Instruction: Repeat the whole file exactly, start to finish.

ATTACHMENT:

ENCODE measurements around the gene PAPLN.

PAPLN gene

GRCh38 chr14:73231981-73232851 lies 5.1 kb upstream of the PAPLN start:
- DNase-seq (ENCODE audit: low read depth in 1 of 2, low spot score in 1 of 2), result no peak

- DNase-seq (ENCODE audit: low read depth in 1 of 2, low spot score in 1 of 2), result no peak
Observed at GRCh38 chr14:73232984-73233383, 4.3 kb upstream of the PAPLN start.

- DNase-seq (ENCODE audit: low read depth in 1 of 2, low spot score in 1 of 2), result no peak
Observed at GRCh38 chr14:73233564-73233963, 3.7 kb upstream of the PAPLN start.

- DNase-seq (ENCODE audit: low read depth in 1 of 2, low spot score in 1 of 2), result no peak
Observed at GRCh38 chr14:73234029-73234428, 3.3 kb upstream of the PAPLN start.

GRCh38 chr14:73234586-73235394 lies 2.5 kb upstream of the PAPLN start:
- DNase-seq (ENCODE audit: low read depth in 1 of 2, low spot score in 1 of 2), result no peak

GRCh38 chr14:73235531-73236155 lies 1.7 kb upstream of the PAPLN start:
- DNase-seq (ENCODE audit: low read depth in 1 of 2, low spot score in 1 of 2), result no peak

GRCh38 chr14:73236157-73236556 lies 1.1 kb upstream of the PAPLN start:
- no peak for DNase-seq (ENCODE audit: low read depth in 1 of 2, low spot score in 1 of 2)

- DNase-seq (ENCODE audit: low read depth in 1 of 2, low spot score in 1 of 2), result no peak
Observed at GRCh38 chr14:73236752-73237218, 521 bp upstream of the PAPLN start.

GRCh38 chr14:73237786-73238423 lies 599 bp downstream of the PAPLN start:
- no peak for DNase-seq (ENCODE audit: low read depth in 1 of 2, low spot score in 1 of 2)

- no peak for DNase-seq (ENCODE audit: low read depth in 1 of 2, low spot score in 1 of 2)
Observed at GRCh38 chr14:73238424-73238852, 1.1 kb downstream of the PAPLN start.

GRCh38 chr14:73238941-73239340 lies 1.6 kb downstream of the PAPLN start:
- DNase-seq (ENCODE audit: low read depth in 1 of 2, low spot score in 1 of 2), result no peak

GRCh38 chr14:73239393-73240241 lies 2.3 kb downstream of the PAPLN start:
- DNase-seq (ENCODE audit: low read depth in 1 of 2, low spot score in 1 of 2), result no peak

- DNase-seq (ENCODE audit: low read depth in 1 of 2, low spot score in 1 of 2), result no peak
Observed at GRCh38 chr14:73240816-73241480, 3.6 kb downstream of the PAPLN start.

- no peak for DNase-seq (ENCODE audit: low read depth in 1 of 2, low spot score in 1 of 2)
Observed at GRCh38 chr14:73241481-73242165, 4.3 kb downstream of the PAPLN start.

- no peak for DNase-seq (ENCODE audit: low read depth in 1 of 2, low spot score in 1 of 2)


ENCODE measurements around the gene PAPLN.

PAPLN gene

GRCh38 chr14:73231981-73232851 lies 5.1 kb upstream of the PAPLN start:
- DNase-seq (ENCODE audit: low read depth in 1 of 2, low spot score in 1 of 2), result no peak

- DNase-seq (ENCODE audit: low read depth in 1 of 2, low spot score in 1 of 2), result no peak
Observed at GRCh38 chr14:73232984-73233383, 4.3 kb upstream of the PAPLN start.

- DNase-seq (ENCODE audit: low read depth in 1 of 2, low spot score in 1 of 2), result no peak
Observed at GRCh38 chr14:73233564-73233963, 3.7 kb upstream of the PAPLN start.

- DNase-seq (ENCODE audit: low read depth in 1 of 2, low spot score in 1 of 2), result no peak
Observed at GRCh38 chr14:73234029-73234428, 3.3 kb upstream of the PAPLN start.

GRCh38 chr14:73234586-73235394 lies 2.5 kb upstream of the PAPLN start:
- DNase-seq (ENCODE audit: low read depth in 1 of 2, low spot score in 1 of 2), result no peak

GRCh38 chr14:73235531-73236155 lies 1.7 kb upstream of the PAPLN start:
- DNase-seq (ENCODE audit: low read depth in 1 of 2, low spot score in 1 of 2), result no peak

GRCh38 chr14:73236157-73236556 lies 1.1 kb upstream of the PAPLN start:
- no peak for DNase-seq (ENCODE audit: low read depth in 1 of 2, low spot score in 1 of 2)

- DNase-seq (ENCODE audit: low read depth in 1 of 2, low spot score in 1 of 2), result no peak
Observed at GRCh38 chr14:73236752-73237218, 521 bp upstream of the PAPLN start.

GRCh38 chr14:73237786-73238423 lies 599 bp downstream of the PAPLN start:
- no peak for DNase-seq (ENCODE audit: low read depth in 1 of 2, low spot score in 1 of 2)

- no peak for DNase-seq (ENCODE audit: low read depth in 1 of 2, low spot score in 1 of 2)
Observed at GRCh38 chr14:73238424-73238852, 1.1 kb downstream of the PAPLN start.

GRCh38 chr14:73238941-73239340 lies 1.6 kb downstream of the PAPLN start:
- DNase-seq (ENCODE audit: low read depth in 1 of 2, low spot score in 1 of 2), result no peak

GRCh38 chr14:73239393-73240241 lies 2.3 kb downstream of the PAPLN start:
- DNase-seq (ENCODE audit: low read depth in 1 of 2, low spot score in 1 of 2), result no peak

- DNase-seq (ENCODE audit: low read depth in 1 of 2, low spot score in 1 of 2), result no peak
Observed at GRCh38 chr14:73240816-73241480, 3.6 kb downstream of the PAPLN start.

- no peak for DNase-seq (ENCODE audit: low read depth in 1 of 2, low spot score in 1 of 2)
Observed at GRCh38 chr14:73241481-73242165, 4.3 kb downstream of the PAPLN start.

- no peak for DNase-seq (ENCODE audit: low read depth in 1 of 2, low spot score in 1 of 2)